The Defense Department has moved directed energy (DE) funds out of the Missile Defense Agency and consolidated them under the office of the Undersecretary of Defense for Research and Engineering, OUSD(R&E) led by Michael Griffin.
DE is an example of shifting priorities within the department, Director of the Missile Defense Agency (MDA) Vice Adm. Jon Hill said during the MDA’s FY 2021 budget request press briefing on Feb. 10.
Hill said this is not jettisoning or dumping of a program, but “kind of a shift in the priorities and how we do things across the department.”
“The Department had come in and said let’s have a consolidated approach. Dr. Griffin stood up an assistant director for Directed Energy. They built road maps. We lined up to those road maps and what that does is that allows us to work on different types of technologies and they reach a certain power level,” Hill continued.
Hill said DoD can have different gates with the consolidated approach, such as where a technology is sent off to industry, one where it applies more to the Navy or Air Force than missile defense applications, “so it’s a more holistic DoD approach.”
“So even though you won’t see those dollars in our budget, I’m absolutely confident that when the technology gets to where it needs to be that MDA has access to that technology and can bring that down and use it,” he added.
MDA’s FY 2020 budget request sought $$661 million in Directed Energy Demonstrator Development (DEDD) over the FY 2020-2024 Future Years Defense Program period alone, starting with $116 million in FY 2020. The technology maturation initiative (TMI) sought to demonstrate the utility of using DE for missile defense especially, planning to incrementally demonstrate and improve the components needed for a directed energy kill chain.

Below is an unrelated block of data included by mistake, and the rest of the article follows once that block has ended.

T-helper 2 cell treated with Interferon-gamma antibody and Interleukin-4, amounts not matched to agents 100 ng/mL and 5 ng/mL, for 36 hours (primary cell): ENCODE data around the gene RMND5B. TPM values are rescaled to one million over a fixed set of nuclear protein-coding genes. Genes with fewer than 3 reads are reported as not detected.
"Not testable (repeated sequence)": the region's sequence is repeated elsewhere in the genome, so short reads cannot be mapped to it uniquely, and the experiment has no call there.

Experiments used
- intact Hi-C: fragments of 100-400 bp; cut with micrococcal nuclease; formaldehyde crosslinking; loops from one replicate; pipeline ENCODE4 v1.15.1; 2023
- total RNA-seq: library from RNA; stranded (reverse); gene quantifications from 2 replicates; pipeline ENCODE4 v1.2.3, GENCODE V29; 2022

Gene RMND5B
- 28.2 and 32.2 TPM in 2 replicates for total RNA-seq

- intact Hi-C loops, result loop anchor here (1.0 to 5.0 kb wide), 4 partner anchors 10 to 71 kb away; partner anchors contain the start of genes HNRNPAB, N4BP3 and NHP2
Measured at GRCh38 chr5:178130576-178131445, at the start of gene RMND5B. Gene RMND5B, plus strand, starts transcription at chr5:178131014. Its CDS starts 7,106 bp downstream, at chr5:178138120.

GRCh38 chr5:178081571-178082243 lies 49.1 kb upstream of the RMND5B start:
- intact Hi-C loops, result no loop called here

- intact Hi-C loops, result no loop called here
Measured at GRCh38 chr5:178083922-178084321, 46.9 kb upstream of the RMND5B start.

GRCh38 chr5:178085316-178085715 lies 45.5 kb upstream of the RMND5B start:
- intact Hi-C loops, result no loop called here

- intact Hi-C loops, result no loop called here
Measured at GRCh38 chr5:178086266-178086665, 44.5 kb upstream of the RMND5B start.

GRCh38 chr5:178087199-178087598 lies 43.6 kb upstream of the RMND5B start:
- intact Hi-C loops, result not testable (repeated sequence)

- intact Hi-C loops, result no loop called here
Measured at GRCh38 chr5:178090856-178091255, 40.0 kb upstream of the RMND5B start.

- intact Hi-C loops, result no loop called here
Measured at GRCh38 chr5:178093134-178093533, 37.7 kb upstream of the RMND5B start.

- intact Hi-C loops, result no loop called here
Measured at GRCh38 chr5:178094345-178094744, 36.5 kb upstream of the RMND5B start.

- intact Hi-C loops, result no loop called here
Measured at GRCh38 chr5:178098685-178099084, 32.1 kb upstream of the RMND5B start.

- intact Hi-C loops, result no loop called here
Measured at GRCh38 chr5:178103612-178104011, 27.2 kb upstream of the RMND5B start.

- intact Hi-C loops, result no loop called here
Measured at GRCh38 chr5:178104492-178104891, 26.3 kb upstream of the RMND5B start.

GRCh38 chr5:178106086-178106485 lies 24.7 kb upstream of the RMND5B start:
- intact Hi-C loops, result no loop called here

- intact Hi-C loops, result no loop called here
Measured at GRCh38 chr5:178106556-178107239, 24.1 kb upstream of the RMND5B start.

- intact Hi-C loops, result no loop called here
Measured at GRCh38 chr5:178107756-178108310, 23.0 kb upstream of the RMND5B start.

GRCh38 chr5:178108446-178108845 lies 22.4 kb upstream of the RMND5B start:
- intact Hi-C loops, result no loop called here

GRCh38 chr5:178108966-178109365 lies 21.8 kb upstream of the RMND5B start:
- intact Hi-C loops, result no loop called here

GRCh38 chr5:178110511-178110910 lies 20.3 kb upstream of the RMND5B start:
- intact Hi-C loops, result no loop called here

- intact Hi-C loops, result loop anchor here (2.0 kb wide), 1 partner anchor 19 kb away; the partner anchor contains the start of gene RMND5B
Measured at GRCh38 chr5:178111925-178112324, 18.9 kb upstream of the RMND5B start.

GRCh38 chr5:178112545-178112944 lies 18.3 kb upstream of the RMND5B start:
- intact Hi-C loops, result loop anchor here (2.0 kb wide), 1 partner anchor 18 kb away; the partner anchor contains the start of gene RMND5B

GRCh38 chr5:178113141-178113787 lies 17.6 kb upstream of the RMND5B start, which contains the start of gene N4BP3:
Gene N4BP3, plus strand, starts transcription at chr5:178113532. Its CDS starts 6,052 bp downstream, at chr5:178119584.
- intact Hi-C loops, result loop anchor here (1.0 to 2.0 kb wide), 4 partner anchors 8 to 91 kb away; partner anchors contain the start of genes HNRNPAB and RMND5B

FY ’20 MDA budget justification documents explained the DEDD addresses technology risk reduction and maturation for high powered strategic lasers, beam control, and steering.
“The laser scaling effort is tightly coupled with the Office of the Assistant Secretary of Defense for Research and Engineering (ASD R&E) Laser Road map, and is essential to mature strategic laser technology sufficient to enter into the ASD R&E approach. Once strategic laser concepts meet the minimum requirements, they can be transitioned into the R&E laser scaling program for further development,” the documents said.
Defense Department spokesman Lt. Col. Robert Carver told Defense Daily that the new overall program “encompasses a technical approach that is cross-cutting in that it benefits all the services and MDA.”
He underscored DoD’s directed energy program expands by $25 million in the FY ’21 budget request.
Carver elaborated the shift “is simply an efficient way to manage the overall department program for development of this critical capability.”
When asked if these technologies would move back to MDA or the services at a certain point, Carver said, “the department’s intent is to transition mature technologies to the warfighter when practical to do so.”
FY ’21 MDA budget justification documents noted funding for directed energy technology maturation programs like the DEDD were being reduced to reflect “the reduction and reallocation of funding for Directed Energy Demonstrator Development (Laser Scaling) to higher priority Department investments, the completion of passive Electro Optical/Infrared (EO/IR) missile tracking tests and demonstrations, and removal of advanced sensor participation from the Integrated Master Test Plan (IMTP).”
It noted DEDD efforts “are tightly coupled” with Griffin’s office’s High Energy Laser Development Road Map, and starting in FY ’21 “this effort transitions from TMI to OUSD(R&E).”